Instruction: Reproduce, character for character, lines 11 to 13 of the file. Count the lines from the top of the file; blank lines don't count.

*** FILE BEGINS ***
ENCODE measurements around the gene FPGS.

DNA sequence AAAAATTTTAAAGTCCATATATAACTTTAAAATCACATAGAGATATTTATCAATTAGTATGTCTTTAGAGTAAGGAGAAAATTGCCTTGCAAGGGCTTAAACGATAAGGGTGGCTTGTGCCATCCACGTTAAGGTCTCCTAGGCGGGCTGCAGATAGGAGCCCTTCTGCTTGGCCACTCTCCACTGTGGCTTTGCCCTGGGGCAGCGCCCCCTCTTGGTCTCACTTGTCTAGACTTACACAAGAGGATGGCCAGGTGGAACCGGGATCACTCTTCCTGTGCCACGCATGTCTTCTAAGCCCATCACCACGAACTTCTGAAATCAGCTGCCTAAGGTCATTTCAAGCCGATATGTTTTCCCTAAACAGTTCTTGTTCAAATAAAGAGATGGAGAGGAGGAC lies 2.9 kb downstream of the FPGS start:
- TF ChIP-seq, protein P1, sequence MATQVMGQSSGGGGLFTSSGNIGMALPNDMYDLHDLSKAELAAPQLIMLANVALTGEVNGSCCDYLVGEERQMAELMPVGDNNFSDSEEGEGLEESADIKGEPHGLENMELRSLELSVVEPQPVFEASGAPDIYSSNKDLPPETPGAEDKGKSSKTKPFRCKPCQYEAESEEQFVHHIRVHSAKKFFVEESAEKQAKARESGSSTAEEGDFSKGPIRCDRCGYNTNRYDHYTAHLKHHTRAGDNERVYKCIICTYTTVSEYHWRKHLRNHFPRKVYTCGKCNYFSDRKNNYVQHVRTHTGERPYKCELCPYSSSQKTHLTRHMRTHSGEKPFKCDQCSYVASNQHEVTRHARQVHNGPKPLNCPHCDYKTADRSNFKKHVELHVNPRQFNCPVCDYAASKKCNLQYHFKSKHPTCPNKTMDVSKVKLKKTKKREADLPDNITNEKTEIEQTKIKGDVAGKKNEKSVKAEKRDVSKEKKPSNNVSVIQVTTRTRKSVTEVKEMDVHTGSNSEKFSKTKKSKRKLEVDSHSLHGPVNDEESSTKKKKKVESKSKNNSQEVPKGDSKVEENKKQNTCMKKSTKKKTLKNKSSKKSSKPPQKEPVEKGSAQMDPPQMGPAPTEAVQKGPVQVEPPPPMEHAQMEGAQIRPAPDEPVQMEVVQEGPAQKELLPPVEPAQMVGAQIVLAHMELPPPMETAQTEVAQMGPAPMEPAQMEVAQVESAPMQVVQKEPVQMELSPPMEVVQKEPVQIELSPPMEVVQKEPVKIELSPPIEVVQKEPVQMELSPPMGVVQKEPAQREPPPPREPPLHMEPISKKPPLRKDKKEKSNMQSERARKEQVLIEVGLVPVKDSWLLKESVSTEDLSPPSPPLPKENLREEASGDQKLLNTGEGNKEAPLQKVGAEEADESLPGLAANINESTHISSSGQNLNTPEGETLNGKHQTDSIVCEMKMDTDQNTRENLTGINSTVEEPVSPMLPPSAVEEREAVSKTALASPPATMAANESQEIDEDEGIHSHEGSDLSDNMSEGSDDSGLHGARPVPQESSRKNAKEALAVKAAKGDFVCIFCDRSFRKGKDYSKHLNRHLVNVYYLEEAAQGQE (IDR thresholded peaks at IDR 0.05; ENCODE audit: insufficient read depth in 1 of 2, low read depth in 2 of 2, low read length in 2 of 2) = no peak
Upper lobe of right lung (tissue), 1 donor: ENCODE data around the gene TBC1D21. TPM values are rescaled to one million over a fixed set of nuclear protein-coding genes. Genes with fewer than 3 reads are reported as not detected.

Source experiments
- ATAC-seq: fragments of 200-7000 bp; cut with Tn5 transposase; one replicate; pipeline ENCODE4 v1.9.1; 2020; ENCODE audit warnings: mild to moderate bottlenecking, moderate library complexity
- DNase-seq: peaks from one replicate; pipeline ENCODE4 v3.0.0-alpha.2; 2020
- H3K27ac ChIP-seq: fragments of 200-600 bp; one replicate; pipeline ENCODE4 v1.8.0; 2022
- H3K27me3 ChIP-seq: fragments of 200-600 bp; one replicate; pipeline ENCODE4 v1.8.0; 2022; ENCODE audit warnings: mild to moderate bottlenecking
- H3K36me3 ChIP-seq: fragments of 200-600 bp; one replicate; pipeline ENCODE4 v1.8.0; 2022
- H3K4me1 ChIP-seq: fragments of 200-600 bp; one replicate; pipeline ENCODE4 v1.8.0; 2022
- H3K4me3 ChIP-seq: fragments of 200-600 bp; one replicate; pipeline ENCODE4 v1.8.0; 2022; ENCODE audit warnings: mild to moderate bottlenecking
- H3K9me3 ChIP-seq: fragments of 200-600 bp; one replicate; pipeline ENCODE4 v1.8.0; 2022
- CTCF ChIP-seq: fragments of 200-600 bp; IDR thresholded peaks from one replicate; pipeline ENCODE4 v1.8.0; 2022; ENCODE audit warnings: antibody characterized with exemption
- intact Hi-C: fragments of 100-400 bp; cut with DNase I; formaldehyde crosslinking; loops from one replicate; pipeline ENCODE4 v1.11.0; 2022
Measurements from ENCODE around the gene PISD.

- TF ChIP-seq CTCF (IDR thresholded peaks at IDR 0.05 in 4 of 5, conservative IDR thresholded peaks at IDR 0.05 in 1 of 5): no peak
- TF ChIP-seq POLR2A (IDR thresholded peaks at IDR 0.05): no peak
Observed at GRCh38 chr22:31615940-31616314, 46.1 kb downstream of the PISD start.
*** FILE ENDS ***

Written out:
- H3K4me1 ChIP-seq: fragments of 200-600 bp; one replicate; pipeline ENCODE4 v1.8.0; 2022
- H3K4me3 ChIP-seq: fragments of 200-600 bp; one replicate; pipeline ENCODE4 v1.8.0; 2022; ENCODE audit warnings: mild to moderate bottlenecking
- H3K9me3 ChIP-seq: fragments of 200-600 bp; one replicate; pipeline ENCODE4 v1.8.0; 2022